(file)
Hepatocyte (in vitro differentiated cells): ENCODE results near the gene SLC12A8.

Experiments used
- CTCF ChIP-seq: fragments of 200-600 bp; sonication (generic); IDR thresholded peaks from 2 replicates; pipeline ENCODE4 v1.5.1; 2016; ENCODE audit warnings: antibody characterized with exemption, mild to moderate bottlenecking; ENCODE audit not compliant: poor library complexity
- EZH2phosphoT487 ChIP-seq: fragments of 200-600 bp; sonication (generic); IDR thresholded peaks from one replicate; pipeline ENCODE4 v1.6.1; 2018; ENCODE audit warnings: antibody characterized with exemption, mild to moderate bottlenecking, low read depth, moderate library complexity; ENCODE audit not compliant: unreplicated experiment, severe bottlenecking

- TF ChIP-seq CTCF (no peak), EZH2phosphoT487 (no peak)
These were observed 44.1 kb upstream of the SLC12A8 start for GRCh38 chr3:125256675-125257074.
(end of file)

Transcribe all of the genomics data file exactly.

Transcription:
Hepatocyte (in vitro differentiated cells): ENCODE results near the gene SLC12A8.

Experiments used
- CTCF ChIP-seq: fragments of 200-600 bp; sonication (generic); IDR thresholded peaks from 2 replicates; pipeline ENCODE4 v1.5.1; 2016; ENCODE audit warnings: antibody characterized with exemption, mild to moderate bottlenecking; ENCODE audit not compliant: poor library complexity
- EZH2phosphoT487 ChIP-seq: fragments of 200-600 bp; sonication (generic); IDR thresholded peaks from one replicate; pipeline ENCODE4 v1.6.1; 2018; ENCODE audit warnings: antibody characterized with exemption, mild to moderate bottlenecking, low read depth, moderate library complexity; ENCODE audit not compliant: unreplicated experiment, severe bottlenecking

- TF ChIP-seq CTCF (no peak), EZH2phosphoT487 (no peak)
These were observed 44.1 kb upstream of the SLC12A8 start for GRCh38 chr3:125256675-125257074.